Elise Stefanik's defense of Trump around Jan. 6 clouds her pro-democracy work abroad Rep. Elise Stefanik's outspoken defense of Donald Trump after Jan. 6 has roiled a pro-democracy group funded by Congress where she's a board member. Some staff members are sharing their concerns.

Elise Stefanik's defense of Trump around Jan. 6 clouds her pro-democracy work abroad

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One of Donald Trump's biggest defenders and one of the House January 6 committee's biggest critics is Congresswoman Elise Stefanik from upstate New York.


ELISE STEFANIK: This is not a serious investigation. This is a partisan political witch hunt.

FADEL: But her defense of Trump includes spreading false conspiracy theories about the 2020 election. And that's complicated things for a congressionally funded organization she works with to promote democracy abroad. Joining us now is Zach Hirsch of North Country Public Radio. Welcome.

ZACH HIRSCH, BYLINE: Good morning.

FADEL: Good morning. So tell us more about Stefanik's work promoting democracy abroad.

HIRSCH: Yes. Stefanik has spent a lot of her career working with groups that support free and fair elections abroad. Right now, she's on the board of directors at the National Endowment for Democracy. That group embodies all the values the United States traditionally stands for. Congress appropriates the money. And the endowment writes grants to help activists and civil society groups in countries with autocratic leaders. Stefanik was chosen for the board in early 2019, but her politics changed. And now some people who work at the endowment are telling me there's this person undermining their mission and harming their work from the inside.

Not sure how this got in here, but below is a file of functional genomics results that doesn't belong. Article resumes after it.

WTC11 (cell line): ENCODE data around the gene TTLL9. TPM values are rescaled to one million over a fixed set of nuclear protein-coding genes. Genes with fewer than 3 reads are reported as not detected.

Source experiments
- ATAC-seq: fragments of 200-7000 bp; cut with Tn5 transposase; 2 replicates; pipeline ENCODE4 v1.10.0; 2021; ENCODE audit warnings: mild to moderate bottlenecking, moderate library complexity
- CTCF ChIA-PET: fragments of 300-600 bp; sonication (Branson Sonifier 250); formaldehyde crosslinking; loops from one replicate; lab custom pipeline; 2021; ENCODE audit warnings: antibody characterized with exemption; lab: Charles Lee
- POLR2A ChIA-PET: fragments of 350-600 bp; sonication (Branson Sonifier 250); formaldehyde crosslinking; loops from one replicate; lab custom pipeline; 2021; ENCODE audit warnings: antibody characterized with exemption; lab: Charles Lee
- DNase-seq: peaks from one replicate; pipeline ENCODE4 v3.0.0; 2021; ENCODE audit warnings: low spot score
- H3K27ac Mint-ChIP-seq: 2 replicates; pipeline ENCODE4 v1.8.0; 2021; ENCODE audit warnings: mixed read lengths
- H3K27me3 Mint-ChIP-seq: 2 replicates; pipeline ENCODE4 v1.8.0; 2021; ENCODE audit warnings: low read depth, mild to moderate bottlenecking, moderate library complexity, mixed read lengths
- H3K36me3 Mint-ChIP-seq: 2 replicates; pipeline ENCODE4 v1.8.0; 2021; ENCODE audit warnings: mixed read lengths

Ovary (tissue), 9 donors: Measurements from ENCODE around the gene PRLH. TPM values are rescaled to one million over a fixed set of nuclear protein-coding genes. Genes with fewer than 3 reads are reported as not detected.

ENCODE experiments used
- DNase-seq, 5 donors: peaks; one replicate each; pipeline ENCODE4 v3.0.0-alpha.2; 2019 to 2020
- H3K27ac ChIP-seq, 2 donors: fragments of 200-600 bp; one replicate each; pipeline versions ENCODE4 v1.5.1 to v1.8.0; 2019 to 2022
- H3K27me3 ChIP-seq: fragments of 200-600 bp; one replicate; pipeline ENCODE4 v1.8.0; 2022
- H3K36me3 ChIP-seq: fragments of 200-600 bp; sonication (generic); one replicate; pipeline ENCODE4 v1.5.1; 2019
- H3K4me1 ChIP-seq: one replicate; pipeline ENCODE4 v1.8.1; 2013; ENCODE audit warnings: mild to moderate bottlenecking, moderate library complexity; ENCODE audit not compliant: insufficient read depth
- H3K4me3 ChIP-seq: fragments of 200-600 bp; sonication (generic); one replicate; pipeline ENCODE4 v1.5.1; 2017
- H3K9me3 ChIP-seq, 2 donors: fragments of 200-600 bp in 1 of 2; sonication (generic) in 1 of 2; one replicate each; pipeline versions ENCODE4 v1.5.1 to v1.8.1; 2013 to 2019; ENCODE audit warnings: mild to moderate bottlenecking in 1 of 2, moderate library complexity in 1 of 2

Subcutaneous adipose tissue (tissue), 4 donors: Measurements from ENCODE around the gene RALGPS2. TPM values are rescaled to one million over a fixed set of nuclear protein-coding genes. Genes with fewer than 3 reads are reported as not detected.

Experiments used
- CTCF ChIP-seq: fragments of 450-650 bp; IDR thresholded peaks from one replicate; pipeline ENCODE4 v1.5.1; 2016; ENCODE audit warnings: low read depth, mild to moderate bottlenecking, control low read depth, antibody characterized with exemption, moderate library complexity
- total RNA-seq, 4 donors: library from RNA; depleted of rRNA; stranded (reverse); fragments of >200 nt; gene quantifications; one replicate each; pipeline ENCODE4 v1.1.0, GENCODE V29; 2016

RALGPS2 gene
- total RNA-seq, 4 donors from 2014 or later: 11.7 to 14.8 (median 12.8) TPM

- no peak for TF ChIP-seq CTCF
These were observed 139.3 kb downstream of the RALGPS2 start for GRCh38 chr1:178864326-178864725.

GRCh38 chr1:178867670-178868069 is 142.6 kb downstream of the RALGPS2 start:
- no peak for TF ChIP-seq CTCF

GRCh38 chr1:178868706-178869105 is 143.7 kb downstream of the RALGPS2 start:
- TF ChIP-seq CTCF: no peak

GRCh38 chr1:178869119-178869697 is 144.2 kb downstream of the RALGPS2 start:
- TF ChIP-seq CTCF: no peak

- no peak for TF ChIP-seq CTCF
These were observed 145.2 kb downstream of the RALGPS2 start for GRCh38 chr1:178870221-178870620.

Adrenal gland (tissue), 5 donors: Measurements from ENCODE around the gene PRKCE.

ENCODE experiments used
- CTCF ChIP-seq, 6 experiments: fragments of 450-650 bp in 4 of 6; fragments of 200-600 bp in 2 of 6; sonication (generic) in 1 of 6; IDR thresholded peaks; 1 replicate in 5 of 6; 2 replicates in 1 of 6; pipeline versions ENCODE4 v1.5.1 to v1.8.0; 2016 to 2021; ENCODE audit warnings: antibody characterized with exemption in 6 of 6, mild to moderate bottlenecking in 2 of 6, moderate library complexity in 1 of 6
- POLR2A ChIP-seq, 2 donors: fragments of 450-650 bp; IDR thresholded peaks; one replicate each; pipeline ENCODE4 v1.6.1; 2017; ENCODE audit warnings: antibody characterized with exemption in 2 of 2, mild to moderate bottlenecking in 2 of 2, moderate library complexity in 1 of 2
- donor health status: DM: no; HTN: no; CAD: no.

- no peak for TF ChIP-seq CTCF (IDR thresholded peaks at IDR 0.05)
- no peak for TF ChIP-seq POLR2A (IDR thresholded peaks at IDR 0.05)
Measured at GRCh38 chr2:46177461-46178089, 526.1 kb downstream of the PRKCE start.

FADEL: Because of what she's been saying about the attack on the Capitol?

HIRSCH: Yeah. This is a pro-democracy group. And Stefanik questioned the legitimacy of a U.S. presidential election. She spread a ton of misinformation about 2020. Here she is speaking last year on January 4, two days before the U.S. Capitol riot.


STEFANIK: Tens of millions of Americans are rightly concerned that the 2020 election featured unprecedented voting irregularities, unconstitutional overreach by unelected state officials and judges ignoring state election laws and a fundamental lack of ballot integrity and ballot security.

FADEL: And we should say very clearly here that none of what she said is actually true.

HIRSCH: Right. Election experts say this was the most carefully watched election in American history. Both Republican and Democratic officials across the country oversaw it and never found any evidence of widespread fraud or irregularities. But Stefanik amplified this stuff. And on January 6, she voted against certifying Biden's win in Pennsylvania. At the National Endowment for Democracy, a lot of people on staff were livid. One staffer said the endowment's values were, quote, "totally undermined and mocked" by their own board member. Some started calling for her to be removed from the organization. More than 60 people signed a letter to that effect from a staff of over 200.